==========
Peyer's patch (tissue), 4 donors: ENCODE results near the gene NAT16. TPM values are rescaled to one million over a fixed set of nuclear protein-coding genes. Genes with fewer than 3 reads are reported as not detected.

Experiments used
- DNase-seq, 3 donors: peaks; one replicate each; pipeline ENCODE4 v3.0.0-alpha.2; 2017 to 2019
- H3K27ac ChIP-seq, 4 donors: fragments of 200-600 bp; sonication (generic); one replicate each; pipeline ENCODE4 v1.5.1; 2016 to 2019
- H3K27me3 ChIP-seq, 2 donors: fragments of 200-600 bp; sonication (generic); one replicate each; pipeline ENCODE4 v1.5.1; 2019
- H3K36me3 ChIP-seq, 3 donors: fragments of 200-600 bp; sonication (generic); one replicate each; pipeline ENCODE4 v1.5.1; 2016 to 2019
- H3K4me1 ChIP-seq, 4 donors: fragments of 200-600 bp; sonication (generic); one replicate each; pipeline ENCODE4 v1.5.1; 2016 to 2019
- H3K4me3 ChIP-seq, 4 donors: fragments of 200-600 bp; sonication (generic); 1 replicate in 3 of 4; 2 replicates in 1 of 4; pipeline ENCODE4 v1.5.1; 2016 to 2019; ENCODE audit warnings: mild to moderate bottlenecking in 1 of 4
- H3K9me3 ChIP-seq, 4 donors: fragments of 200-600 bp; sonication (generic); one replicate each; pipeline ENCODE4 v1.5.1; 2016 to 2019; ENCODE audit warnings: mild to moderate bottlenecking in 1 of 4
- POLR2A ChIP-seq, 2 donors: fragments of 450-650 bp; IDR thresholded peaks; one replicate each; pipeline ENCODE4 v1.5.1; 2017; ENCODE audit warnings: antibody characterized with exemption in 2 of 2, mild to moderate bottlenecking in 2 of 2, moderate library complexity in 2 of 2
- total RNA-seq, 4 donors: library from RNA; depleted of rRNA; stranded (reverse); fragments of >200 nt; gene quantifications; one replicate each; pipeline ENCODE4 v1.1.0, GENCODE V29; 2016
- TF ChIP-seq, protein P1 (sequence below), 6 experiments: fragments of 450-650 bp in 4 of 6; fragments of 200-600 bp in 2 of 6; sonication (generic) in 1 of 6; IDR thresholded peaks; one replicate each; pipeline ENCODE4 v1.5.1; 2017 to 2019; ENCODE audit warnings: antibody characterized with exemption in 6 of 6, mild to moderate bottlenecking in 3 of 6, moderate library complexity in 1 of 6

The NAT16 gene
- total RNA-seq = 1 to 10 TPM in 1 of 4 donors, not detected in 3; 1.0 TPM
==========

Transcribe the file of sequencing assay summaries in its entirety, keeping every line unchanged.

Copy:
Peyer's patch (tissue), 4 donors: ENCODE results near the gene NAT16. TPM values are rescaled to one million over a fixed set of nuclear protein-coding genes. Genes with fewer than 3 reads are reported as not detected.

Experiments used
- DNase-seq, 3 donors: peaks; one replicate each; pipeline ENCODE4 v3.0.0-alpha.2; 2017 to 2019
- H3K27ac ChIP-seq, 4 donors: fragments of 200-600 bp; sonication (generic); one replicate each; pipeline ENCODE4 v1.5.1; 2016 to 2019
- H3K27me3 ChIP-seq, 2 donors: fragments of 200-600 bp; sonication (generic); one replicate each; pipeline ENCODE4 v1.5.1; 2019
- H3K36me3 ChIP-seq, 3 donors: fragments of 200-600 bp; sonication (generic); one replicate each; pipeline ENCODE4 v1.5.1; 2016 to 2019
- H3K4me1 ChIP-seq, 4 donors: fragments of 200-600 bp; sonication (generic); one replicate each; pipeline ENCODE4 v1.5.1; 2016 to 2019
- H3K4me3 ChIP-seq, 4 donors: fragments of 200-600 bp; sonication (generic); 1 replicate in 3 of 4; 2 replicates in 1 of 4; pipeline ENCODE4 v1.5.1; 2016 to 2019; ENCODE audit warnings: mild to moderate bottlenecking in 1 of 4
- H3K9me3 ChIP-seq, 4 donors: fragments of 200-600 bp; sonication (generic); one replicate each; pipeline ENCODE4 v1.5.1; 2016 to 2019; ENCODE audit warnings: mild to moderate bottlenecking in 1 of 4
- POLR2A ChIP-seq, 2 donors: fragments of 450-650 bp; IDR thresholded peaks; one replicate each; pipeline ENCODE4 v1.5.1; 2017; ENCODE audit warnings: antibody characterized with exemption in 2 of 2, mild to moderate bottlenecking in 2 of 2, moderate library complexity in 2 of 2
- total RNA-seq, 4 donors: library from RNA; depleted of rRNA; stranded (reverse); fragments of >200 nt; gene quantifications; one replicate each; pipeline ENCODE4 v1.1.0, GENCODE V29; 2016
- TF ChIP-seq, protein P1 (sequence below), 6 experiments: fragments of 450-650 bp in 4 of 6; fragments of 200-600 bp in 2 of 6; sonication (generic) in 1 of 6; IDR thresholded peaks; one replicate each; pipeline ENCODE4 v1.5.1; 2017 to 2019; ENCODE audit warnings: antibody characterized with exemption in 6 of 6, mild to moderate bottlenecking in 3 of 6, moderate library complexity in 1 of 6

The NAT16 gene
- total RNA-seq = 1 to 10 TPM in 1 of 4 donors, not detected in 3; 1.0 TPM